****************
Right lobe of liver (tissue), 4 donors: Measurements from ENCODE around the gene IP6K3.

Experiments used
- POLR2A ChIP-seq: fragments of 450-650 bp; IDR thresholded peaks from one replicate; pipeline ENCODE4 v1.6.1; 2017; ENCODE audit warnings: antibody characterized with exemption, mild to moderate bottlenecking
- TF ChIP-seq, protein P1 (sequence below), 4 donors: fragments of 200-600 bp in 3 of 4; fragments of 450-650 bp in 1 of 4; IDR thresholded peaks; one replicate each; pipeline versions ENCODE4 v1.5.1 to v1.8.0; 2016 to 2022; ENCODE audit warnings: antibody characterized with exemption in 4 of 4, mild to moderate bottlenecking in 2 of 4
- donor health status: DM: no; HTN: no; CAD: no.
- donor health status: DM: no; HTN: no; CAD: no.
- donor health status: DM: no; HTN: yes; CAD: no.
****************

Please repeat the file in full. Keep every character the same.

Right lobe of liver (tissue), 4 donors: Measurements from ENCODE around the gene IP6K3.

Experiments used
- POLR2A ChIP-seq: fragments of 450-650 bp; IDR thresholded peaks from one replicate; pipeline ENCODE4 v1.6.1; 2017; ENCODE audit warnings: antibody characterized with exemption, mild to moderate bottlenecking
- TF ChIP-seq, protein P1 (sequence below), 4 donors: fragments of 200-600 bp in 3 of 4; fragments of 450-650 bp in 1 of 4; IDR thresholded peaks; one replicate each; pipeline versions ENCODE4 v1.5.1 to v1.8.0; 2016 to 2022; ENCODE audit warnings: antibody characterized with exemption in 4 of 4, mild to moderate bottlenecking in 2 of 4
- donor health status: DM: no; HTN: no; CAD: no.
- donor health status: DM: no; HTN: no; CAD: no.
- donor health status: DM: no; HTN: yes; CAD: no.